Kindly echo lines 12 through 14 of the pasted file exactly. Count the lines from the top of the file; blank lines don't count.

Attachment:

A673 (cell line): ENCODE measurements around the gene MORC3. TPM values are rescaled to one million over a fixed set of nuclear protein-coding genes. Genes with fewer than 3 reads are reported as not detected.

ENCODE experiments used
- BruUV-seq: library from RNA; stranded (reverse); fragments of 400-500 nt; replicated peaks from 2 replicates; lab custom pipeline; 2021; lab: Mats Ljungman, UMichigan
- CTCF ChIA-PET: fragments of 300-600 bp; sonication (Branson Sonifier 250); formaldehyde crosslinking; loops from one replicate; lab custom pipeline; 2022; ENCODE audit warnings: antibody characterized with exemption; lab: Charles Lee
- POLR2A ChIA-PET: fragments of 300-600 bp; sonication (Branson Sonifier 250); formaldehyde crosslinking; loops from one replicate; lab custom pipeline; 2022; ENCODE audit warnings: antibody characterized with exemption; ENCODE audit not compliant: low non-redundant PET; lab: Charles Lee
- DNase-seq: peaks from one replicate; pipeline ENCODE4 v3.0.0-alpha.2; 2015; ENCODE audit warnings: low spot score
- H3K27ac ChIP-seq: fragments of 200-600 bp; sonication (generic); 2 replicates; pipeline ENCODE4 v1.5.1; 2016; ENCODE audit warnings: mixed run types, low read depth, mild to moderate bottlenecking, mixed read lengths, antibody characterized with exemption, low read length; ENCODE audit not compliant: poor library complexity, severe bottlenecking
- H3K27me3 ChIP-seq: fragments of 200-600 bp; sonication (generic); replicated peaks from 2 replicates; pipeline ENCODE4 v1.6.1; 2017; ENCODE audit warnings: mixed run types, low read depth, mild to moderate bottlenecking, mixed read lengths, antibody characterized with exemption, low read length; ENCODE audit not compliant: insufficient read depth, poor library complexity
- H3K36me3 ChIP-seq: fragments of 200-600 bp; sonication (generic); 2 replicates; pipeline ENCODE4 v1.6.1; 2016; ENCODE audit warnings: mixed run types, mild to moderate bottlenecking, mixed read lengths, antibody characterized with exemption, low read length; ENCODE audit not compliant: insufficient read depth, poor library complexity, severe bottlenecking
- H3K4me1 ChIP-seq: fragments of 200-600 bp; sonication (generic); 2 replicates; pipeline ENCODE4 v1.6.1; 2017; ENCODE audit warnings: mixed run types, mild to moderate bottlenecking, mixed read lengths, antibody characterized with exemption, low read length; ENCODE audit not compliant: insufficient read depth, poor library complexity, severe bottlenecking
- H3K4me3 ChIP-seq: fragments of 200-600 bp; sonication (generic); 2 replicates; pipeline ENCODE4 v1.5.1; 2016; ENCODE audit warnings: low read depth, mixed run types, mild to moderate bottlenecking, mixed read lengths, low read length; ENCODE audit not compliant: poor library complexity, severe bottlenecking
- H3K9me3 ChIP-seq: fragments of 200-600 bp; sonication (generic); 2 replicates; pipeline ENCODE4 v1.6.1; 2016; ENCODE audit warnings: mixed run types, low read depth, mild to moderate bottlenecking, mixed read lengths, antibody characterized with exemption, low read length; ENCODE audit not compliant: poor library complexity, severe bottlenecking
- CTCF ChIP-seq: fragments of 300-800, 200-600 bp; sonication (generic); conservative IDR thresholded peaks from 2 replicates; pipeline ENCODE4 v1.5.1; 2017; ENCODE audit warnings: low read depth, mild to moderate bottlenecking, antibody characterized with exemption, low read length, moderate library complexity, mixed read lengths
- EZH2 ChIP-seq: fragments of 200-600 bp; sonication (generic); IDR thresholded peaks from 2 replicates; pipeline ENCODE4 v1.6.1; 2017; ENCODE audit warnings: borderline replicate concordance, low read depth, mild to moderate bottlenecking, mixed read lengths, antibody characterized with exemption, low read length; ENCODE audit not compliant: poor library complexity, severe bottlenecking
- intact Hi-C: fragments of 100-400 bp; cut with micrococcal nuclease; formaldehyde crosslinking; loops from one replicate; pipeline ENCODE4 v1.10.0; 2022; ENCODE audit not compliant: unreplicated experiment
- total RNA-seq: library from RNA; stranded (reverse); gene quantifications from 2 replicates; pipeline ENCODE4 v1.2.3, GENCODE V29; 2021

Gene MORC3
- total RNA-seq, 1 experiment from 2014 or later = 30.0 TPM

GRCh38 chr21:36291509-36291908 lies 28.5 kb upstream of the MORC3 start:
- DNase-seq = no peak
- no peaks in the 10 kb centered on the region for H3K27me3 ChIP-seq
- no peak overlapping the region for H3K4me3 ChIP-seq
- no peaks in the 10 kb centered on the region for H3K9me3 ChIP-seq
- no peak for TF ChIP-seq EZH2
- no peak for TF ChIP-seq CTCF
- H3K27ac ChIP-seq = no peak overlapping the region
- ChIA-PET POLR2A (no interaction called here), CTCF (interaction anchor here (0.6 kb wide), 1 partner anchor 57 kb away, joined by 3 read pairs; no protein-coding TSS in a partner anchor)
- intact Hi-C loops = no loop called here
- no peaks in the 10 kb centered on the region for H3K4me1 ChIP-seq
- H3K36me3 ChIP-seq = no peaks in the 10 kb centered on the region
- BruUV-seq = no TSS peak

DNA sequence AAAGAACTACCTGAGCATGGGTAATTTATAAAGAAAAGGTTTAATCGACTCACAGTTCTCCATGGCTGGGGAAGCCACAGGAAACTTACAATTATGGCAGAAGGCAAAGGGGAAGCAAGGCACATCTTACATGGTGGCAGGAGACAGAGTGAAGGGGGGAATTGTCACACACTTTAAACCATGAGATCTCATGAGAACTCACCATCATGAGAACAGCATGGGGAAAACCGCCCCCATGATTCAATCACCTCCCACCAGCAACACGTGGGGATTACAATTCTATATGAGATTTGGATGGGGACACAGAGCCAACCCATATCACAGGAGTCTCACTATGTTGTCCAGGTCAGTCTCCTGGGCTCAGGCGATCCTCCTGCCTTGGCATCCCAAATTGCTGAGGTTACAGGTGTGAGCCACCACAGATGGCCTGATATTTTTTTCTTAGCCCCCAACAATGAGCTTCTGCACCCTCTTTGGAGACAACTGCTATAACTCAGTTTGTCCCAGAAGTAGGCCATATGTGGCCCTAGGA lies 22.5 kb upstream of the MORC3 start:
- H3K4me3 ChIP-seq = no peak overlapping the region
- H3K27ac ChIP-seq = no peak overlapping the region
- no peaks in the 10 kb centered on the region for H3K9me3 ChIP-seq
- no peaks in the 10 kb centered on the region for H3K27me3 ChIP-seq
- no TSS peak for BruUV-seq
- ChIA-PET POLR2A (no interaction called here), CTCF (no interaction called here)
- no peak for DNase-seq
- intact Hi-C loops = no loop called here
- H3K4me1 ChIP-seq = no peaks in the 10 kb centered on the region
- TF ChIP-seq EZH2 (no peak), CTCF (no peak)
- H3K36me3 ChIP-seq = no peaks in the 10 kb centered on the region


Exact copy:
- H3K9me3 ChIP-seq: fragments of 200-600 bp; sonication (generic); 2 replicates; pipeline ENCODE4 v1.6.1; 2016; ENCODE audit warnings: mixed run types, low read depth, mild to moderate bottlenecking, mixed read lengths, antibody characterized with exemption, low read length; ENCODE audit not compliant: poor library complexity, severe bottlenecking
- CTCF ChIP-seq: fragments of 300-800, 200-600 bp; sonication (generic); conservative IDR thresholded peaks from 2 replicates; pipeline ENCODE4 v1.5.1; 2017; ENCODE audit warnings: low read depth, mild to moderate bottlenecking, antibody characterized with exemption, low read length, moderate library complexity, mixed read lengths
- EZH2 ChIP-seq: fragments of 200-600 bp; sonication (generic); IDR thresholded peaks from 2 replicates; pipeline ENCODE4 v1.6.1; 2017; ENCODE audit warnings: borderline replicate concordance, low read depth, mild to moderate bottlenecking, mixed read lengths, antibody characterized with exemption, low read length; ENCODE audit not compliant: poor library complexity, severe bottlenecking